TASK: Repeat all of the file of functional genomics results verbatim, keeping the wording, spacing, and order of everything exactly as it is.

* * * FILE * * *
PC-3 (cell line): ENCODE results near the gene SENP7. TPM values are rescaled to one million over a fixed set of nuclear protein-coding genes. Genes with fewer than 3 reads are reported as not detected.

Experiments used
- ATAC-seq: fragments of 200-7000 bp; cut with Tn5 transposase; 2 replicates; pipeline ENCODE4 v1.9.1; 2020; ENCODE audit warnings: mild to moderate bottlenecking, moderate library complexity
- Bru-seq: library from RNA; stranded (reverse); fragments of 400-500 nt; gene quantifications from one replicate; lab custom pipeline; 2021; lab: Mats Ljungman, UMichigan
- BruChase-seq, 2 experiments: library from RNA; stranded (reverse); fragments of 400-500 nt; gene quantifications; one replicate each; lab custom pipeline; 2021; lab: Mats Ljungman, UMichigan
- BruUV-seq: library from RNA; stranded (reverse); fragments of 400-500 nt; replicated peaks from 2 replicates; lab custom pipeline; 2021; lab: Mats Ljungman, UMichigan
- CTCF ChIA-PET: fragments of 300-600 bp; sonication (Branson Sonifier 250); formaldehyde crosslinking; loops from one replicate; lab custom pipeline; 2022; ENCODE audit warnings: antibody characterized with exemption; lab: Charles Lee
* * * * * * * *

PC-3 (cell line): ENCODE results near the gene SENP7. TPM values are rescaled to one million over a fixed set of nuclear protein-coding genes. Genes with fewer than 3 reads are reported as not detected.

Experiments used
- ATAC-seq: fragments of 200-7000 bp; cut with Tn5 transposase; 2 replicates; pipeline ENCODE4 v1.9.1; 2020; ENCODE audit warnings: mild to moderate bottlenecking, moderate library complexity
- Bru-seq: library from RNA; stranded (reverse); fragments of 400-500 nt; gene quantifications from one replicate; lab custom pipeline; 2021; lab: Mats Ljungman, UMichigan
- BruChase-seq, 2 experiments: library from RNA; stranded (reverse); fragments of 400-500 nt; gene quantifications; one replicate each; lab custom pipeline; 2021; lab: Mats Ljungman, UMichigan
- BruUV-seq: library from RNA; stranded (reverse); fragments of 400-500 nt; replicated peaks from 2 replicates; lab custom pipeline; 2021; lab: Mats Ljungman, UMichigan
- CTCF ChIA-PET: fragments of 300-600 bp; sonication (Branson Sonifier 250); formaldehyde crosslinking; loops from one replicate; lab custom pipeline; 2022; ENCODE audit warnings: antibody characterized with exemption; lab: Charles Lee